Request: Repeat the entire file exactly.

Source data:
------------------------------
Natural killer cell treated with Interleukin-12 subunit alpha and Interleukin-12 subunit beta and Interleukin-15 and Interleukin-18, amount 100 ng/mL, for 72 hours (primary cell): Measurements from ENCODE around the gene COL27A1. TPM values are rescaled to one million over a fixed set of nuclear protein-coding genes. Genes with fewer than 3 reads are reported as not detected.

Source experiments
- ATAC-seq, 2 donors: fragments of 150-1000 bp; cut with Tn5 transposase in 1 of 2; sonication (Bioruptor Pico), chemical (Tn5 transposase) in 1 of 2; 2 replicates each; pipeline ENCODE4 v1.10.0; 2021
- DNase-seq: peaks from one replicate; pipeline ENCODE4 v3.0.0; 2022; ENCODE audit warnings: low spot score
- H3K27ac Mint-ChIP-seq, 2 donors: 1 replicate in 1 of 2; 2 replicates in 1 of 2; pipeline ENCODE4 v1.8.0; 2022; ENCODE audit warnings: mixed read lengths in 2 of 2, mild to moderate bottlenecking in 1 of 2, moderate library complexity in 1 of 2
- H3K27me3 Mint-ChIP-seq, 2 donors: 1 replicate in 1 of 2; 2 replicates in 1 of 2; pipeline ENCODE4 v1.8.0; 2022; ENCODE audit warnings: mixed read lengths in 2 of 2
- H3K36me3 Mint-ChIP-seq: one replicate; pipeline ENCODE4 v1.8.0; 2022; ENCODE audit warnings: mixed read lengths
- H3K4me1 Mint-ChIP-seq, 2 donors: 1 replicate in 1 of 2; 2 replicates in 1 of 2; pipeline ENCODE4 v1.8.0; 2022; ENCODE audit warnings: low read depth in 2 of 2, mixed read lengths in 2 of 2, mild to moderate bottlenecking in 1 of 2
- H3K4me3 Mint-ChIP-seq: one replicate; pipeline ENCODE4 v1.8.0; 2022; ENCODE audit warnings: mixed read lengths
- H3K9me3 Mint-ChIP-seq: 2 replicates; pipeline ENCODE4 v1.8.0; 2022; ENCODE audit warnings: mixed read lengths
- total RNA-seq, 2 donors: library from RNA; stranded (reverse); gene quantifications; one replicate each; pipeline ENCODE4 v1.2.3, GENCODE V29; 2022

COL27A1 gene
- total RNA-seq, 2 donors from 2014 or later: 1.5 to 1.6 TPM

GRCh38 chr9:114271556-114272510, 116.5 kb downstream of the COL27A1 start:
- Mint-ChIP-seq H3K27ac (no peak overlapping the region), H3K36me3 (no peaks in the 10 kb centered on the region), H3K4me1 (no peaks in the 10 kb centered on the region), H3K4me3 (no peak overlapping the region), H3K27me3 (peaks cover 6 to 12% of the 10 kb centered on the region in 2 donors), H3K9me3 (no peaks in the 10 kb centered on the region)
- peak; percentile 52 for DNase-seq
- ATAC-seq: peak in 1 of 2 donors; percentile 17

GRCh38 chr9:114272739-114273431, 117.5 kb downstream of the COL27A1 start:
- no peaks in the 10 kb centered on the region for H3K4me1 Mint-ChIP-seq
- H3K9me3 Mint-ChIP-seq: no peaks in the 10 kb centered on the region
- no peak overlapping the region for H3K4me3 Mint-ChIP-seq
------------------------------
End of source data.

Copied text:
Natural killer cell treated with Interleukin-12 subunit alpha and Interleukin-12 subunit beta and Interleukin-15 and Interleukin-18, amount 100 ng/mL, for 72 hours (primary cell): Measurements from ENCODE around the gene COL27A1. TPM values are rescaled to one million over a fixed set of nuclear protein-coding genes. Genes with fewer than 3 reads are reported as not detected.

Source experiments
- ATAC-seq, 2 donors: fragments of 150-1000 bp; cut with Tn5 transposase in 1 of 2; sonication (Bioruptor Pico), chemical (Tn5 transposase) in 1 of 2; 2 replicates each; pipeline ENCODE4 v1.10.0; 2021
- DNase-seq: peaks from one replicate; pipeline ENCODE4 v3.0.0; 2022; ENCODE audit warnings: low spot score
- H3K27ac Mint-ChIP-seq, 2 donors: 1 replicate in 1 of 2; 2 replicates in 1 of 2; pipeline ENCODE4 v1.8.0; 2022; ENCODE audit warnings: mixed read lengths in 2 of 2, mild to moderate bottlenecking in 1 of 2, moderate library complexity in 1 of 2
- H3K27me3 Mint-ChIP-seq, 2 donors: 1 replicate in 1 of 2; 2 replicates in 1 of 2; pipeline ENCODE4 v1.8.0; 2022; ENCODE audit warnings: mixed read lengths in 2 of 2
- H3K36me3 Mint-ChIP-seq: one replicate; pipeline ENCODE4 v1.8.0; 2022; ENCODE audit warnings: mixed read lengths
- H3K4me1 Mint-ChIP-seq, 2 donors: 1 replicate in 1 of 2; 2 replicates in 1 of 2; pipeline ENCODE4 v1.8.0; 2022; ENCODE audit warnings: low read depth in 2 of 2, mixed read lengths in 2 of 2, mild to moderate bottlenecking in 1 of 2
- H3K4me3 Mint-ChIP-seq: one replicate; pipeline ENCODE4 v1.8.0; 2022; ENCODE audit warnings: mixed read lengths
- H3K9me3 Mint-ChIP-seq: 2 replicates; pipeline ENCODE4 v1.8.0; 2022; ENCODE audit warnings: mixed read lengths
- total RNA-seq, 2 donors: library from RNA; stranded (reverse); gene quantifications; one replicate each; pipeline ENCODE4 v1.2.3, GENCODE V29; 2022

COL27A1 gene
- total RNA-seq, 2 donors from 2014 or later: 1.5 to 1.6 TPM

GRCh38 chr9:114271556-114272510, 116.5 kb downstream of the COL27A1 start:
- Mint-ChIP-seq H3K27ac (no peak overlapping the region), H3K36me3 (no peaks in the 10 kb centered on the region), H3K4me1 (no peaks in the 10 kb centered on the region), H3K4me3 (no peak overlapping the region), H3K27me3 (peaks cover 6 to 12% of the 10 kb centered on the region in 2 donors), H3K9me3 (no peaks in the 10 kb centered on the region)
- peak; percentile 52 for DNase-seq
- ATAC-seq: peak in 1 of 2 donors; percentile 17

GRCh38 chr9:114272739-114273431, 117.5 kb downstream of the COL27A1 start:
- no peaks in the 10 kb centered on the region for H3K4me1 Mint-ChIP-seq
- H3K9me3 Mint-ChIP-seq: no peaks in the 10 kb centered on the region
- no peak overlapping the region for H3K4me3 Mint-ChIP-seq